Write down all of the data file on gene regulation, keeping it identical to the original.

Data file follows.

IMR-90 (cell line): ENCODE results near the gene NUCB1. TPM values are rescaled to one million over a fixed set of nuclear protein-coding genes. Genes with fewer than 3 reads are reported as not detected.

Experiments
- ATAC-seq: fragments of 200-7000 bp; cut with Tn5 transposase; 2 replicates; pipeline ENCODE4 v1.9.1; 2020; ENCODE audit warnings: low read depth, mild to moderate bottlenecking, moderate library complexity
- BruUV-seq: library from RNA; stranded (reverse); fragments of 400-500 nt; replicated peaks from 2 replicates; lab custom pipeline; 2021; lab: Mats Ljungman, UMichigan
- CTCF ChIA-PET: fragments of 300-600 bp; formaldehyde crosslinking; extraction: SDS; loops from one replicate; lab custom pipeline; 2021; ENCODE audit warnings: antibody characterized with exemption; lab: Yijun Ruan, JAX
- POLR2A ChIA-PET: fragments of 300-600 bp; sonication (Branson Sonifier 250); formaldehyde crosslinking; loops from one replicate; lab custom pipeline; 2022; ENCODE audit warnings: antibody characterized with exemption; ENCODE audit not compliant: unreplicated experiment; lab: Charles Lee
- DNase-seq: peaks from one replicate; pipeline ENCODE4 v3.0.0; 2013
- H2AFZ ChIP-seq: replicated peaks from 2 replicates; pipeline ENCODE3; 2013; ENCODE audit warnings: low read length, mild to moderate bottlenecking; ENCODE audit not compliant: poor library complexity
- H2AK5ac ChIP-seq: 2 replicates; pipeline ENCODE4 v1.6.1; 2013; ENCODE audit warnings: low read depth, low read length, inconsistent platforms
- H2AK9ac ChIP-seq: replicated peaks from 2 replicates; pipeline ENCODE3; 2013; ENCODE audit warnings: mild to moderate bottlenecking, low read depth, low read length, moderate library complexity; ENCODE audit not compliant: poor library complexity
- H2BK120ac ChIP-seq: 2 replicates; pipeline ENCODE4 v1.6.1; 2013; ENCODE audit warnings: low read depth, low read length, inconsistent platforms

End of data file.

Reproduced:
IMR-90 (cell line): ENCODE results near the gene NUCB1. TPM values are rescaled to one million over a fixed set of nuclear protein-coding genes. Genes with fewer than 3 reads are reported as not detected.

Experiments
- ATAC-seq: fragments of 200-7000 bp; cut with Tn5 transposase; 2 replicates; pipeline ENCODE4 v1.9.1; 2020; ENCODE audit warnings: low read depth, mild to moderate bottlenecking, moderate library complexity
- BruUV-seq: library from RNA; stranded (reverse); fragments of 400-500 nt; replicated peaks from 2 replicates; lab custom pipeline; 2021; lab: Mats Ljungman, UMichigan
- CTCF ChIA-PET: fragments of 300-600 bp; formaldehyde crosslinking; extraction: SDS; loops from one replicate; lab custom pipeline; 2021; ENCODE audit warnings: antibody characterized with exemption; lab: Yijun Ruan, JAX
- POLR2A ChIA-PET: fragments of 300-600 bp; sonication (Branson Sonifier 250); formaldehyde crosslinking; loops from one replicate; lab custom pipeline; 2022; ENCODE audit warnings: antibody characterized with exemption; ENCODE audit not compliant: unreplicated experiment; lab: Charles Lee
- DNase-seq: peaks from one replicate; pipeline ENCODE4 v3.0.0; 2013
- H2AFZ ChIP-seq: replicated peaks from 2 replicates; pipeline ENCODE3; 2013; ENCODE audit warnings: low read length, mild to moderate bottlenecking; ENCODE audit not compliant: poor library complexity
- H2AK5ac ChIP-seq: 2 replicates; pipeline ENCODE4 v1.6.1; 2013; ENCODE audit warnings: low read depth, low read length, inconsistent platforms
- H2AK9ac ChIP-seq: replicated peaks from 2 replicates; pipeline ENCODE3; 2013; ENCODE audit warnings: mild to moderate bottlenecking, low read depth, low read length, moderate library complexity; ENCODE audit not compliant: poor library complexity
- H2BK120ac ChIP-seq: 2 replicates; pipeline ENCODE4 v1.6.1; 2013; ENCODE audit warnings: low read depth, low read length, inconsistent platforms